How do educators gain the knowledge and skills to change their classrooms from traditional “teacher at the top” environments to places where students are eager to take ownership of their learning?
In her new book Teaching in High Gear: My Shift Toward a Student-Driven, Inquiry-Based Science Classroom, middle school teacher Marsha Ratzel reflects on a transformational journey marked by a gradual shift toward student-driven learning — and energized by a global network of collaborators who shared her vision.
On one stretch of her journey, Marsha developed a new classroom persona — the Coach. In this excerpt from the book (Chapter 8), she describes how coaching differs from teaching in her classroom, and its impact on student self-reliance.
Marsha is a long-time MiddleWeb contributor, and we believe her book (with a great foreword by Bill Ferriter) will interest any middle grades educator interested in moving toward a learner-driven classroom. You can find out more about her interactive eBook at the Powerful Learning Press bookstore.
How Coaching Promotes Self-Reliant Learning in Science Class
Why coaching instead of teaching? I think coaching implies that students will take on more responsibility for their learning and practice. If a basketball coach did lay-ups for players, they would never be able to do it for themselves. Instead, the coach teaches the basics and demonstrates techniques. Then it’s up to the player to put in the practice hours, struggling to find the perfect mix of dribbling, running, jumping, looking, pausing and shooting. It takes time, patience and perseverance under the coach’s watchful eye, offering positive critiques, but not micromanaging.
The same can be true in the classroom.
For students to learn how to independently figure things out after I gave the instruction, I had to resist the urge to immediately satisfy their questions. It can be almost automatic to “help” a student find the page in the textbook, locate the extra pencils, look up a definition. But sometimes our instantaneous help actually increases student dependency. We allow our students to transfer the thinking work to us.
To combat this, I practiced being a question-asker rather than a question-answerer. Applying the coaching techniques, I did a little talking and had students do much more practicing than before. Granted, their work wasn’t as clean and precise as when it was teacher-directed, but the messy practice produced stronger, more independent thinkers over time.
In this picture, I asked students to create a model of the rock cycle (a closed-end product) but allowed them to make the model in any way they liked given the materials on hand (an open-ended process). Here, they broke crayons into “rock particles” and used bricks and 2×4 pieces of wood to compress them into metamorphic rocks. To liquefy them into igneous rocks, most students used a heating pad and a blow dryer or hot plate to melt the bits of crayon. Together, we learned how to model each rock type, but each group went about creating the rocks in a way that made sense to them.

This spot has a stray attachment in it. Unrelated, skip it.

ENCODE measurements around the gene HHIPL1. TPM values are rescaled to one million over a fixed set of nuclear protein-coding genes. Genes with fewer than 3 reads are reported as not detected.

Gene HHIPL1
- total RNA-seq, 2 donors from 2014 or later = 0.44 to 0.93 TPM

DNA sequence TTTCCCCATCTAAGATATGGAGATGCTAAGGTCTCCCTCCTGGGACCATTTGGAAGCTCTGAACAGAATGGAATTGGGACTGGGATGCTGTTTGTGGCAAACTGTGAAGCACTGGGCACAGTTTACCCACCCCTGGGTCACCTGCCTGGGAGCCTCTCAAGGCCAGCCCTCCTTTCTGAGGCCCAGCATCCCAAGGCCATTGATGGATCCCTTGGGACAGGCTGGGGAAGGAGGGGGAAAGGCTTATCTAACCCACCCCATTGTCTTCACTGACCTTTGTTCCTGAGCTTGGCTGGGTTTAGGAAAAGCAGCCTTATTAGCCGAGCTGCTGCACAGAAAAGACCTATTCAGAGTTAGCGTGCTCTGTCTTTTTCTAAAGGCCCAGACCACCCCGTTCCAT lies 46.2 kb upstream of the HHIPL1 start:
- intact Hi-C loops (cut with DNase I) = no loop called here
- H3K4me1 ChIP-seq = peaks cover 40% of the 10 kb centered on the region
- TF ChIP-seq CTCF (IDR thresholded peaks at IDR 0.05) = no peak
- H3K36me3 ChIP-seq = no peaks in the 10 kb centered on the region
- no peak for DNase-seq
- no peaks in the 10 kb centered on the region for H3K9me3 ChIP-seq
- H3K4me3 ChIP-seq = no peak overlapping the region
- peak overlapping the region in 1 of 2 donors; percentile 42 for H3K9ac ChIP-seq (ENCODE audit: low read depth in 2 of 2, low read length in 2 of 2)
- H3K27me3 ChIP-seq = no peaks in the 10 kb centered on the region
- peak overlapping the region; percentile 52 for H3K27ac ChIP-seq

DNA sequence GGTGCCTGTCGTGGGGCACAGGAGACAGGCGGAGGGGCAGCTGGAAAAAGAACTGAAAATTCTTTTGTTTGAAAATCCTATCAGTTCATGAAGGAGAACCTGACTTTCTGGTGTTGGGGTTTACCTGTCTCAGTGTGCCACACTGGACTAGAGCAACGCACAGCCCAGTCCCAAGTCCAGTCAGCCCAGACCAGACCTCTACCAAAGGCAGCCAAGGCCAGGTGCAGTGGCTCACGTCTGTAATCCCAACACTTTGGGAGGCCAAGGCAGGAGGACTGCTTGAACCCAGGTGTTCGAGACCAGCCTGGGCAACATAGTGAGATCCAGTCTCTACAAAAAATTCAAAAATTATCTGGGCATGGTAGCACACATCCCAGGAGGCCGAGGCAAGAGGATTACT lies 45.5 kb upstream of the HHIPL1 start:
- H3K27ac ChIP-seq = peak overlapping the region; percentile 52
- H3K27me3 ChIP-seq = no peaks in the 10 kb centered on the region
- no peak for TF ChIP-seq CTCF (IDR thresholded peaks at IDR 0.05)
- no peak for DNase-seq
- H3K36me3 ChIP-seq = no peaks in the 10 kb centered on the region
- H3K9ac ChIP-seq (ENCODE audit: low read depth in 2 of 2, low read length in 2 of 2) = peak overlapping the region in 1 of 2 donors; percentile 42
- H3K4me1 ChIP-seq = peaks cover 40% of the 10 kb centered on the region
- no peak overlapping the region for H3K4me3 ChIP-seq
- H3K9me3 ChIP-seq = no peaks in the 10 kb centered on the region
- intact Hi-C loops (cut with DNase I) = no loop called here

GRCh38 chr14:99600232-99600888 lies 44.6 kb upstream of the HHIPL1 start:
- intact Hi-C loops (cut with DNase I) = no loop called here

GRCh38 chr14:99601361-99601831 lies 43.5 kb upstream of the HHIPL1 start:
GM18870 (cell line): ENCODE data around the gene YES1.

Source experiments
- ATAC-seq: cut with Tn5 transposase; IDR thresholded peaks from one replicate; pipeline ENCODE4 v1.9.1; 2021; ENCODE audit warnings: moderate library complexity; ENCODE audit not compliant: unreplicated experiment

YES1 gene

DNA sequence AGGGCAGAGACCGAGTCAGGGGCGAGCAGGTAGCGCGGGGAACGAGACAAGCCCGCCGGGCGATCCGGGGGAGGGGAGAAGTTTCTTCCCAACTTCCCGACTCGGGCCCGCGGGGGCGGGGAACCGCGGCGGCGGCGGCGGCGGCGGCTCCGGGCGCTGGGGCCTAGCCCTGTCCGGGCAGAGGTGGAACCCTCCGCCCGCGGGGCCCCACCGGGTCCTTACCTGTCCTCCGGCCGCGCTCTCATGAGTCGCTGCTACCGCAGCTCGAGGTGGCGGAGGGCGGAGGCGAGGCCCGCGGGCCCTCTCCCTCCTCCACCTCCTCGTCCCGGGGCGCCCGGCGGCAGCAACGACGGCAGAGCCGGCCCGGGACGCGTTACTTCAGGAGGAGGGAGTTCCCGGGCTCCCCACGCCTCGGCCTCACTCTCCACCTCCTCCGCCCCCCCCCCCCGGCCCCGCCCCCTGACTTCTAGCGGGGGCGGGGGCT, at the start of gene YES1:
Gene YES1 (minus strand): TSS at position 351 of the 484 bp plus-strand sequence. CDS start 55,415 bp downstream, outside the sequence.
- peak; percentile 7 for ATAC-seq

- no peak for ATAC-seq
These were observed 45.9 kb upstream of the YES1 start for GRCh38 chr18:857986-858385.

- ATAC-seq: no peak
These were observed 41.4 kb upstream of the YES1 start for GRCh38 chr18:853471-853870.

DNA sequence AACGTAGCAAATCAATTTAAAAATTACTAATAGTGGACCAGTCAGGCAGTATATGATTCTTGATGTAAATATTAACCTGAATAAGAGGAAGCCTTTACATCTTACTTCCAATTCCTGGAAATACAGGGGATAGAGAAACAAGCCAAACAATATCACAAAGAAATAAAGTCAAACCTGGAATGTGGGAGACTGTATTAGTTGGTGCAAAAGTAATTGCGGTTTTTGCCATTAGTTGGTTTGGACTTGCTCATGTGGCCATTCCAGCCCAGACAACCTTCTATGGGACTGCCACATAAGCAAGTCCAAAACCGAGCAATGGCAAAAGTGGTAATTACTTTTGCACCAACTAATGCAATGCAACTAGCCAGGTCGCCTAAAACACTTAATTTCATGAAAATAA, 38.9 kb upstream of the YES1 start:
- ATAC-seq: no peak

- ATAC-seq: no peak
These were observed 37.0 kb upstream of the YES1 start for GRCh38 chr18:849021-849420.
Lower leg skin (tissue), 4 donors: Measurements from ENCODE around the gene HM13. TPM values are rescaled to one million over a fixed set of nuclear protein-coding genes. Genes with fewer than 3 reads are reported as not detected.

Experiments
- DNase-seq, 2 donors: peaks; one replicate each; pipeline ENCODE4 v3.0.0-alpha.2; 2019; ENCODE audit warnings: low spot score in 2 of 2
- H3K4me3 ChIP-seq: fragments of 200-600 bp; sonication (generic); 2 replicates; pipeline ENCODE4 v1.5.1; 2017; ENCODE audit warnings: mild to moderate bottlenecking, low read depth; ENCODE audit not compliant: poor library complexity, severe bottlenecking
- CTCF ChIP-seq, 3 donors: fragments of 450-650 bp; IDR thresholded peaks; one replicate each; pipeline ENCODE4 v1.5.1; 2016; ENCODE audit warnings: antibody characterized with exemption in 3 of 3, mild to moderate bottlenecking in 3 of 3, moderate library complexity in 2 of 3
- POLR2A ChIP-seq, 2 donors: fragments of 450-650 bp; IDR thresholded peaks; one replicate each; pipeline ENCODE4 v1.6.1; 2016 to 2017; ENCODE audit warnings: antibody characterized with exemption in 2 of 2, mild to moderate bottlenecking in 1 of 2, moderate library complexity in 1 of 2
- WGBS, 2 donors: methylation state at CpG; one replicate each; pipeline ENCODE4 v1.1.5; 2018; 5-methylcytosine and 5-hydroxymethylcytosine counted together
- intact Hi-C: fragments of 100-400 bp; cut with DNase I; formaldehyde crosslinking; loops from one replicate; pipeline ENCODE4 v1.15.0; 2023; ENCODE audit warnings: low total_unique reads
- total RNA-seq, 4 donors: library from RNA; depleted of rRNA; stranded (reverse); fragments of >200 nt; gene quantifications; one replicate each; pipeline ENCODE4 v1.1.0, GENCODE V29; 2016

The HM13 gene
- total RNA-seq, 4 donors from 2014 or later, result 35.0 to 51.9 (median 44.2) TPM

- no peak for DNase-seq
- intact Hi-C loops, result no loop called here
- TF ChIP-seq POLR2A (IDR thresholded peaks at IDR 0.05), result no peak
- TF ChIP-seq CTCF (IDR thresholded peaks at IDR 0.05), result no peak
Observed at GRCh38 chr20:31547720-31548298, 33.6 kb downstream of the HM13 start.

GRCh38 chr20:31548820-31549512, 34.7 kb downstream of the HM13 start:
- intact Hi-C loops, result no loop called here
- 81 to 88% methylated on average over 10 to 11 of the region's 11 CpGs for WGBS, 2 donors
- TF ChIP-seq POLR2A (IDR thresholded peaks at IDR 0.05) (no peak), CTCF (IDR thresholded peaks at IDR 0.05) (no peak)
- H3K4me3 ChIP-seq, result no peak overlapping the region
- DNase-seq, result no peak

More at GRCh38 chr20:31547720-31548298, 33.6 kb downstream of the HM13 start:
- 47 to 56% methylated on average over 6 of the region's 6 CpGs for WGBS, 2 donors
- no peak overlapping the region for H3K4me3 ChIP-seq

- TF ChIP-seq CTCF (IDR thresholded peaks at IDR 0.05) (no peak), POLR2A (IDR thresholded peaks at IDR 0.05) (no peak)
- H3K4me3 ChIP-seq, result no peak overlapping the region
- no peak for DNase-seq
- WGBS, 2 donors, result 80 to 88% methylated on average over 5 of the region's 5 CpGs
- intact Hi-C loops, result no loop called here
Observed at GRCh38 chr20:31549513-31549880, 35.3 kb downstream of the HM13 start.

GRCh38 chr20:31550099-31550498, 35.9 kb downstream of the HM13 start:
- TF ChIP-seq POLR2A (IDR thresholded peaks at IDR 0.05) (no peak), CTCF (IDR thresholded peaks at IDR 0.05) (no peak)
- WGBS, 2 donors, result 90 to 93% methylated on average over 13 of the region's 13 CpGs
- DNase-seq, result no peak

When you adopt a style that requires students to struggle more, some will conclude that you’re “mean,” and some parents might believe that you don’t care about their child. It’s a real danger if you don’t have a strong communication link with the home.
The Time of Planned Struggle
When I began to introduce the coaching style, I would at times announce that we were commencing a “Time of Planned Struggle.” This signaled students that they were entering a period when they would be their own problem-solvers.
Gradually they were able to withstand longer periods of uncertainty as they built up both their tolerance for ambiguity and their coping skills. If you try this, you’ll be tempted to throw them a lifeline, but trust me, students’ perseverance will improve and they will ultimately learn to think through things for themselves. (They also discover ways to get help from each other.)
Setting up routines is nothing new to teachers, but students are not used to building their own time management and organizational ideas. To prepare them for “Times of Planned Struggle,” I spent some hours equipping students with skills for independent and peer-oriented learning.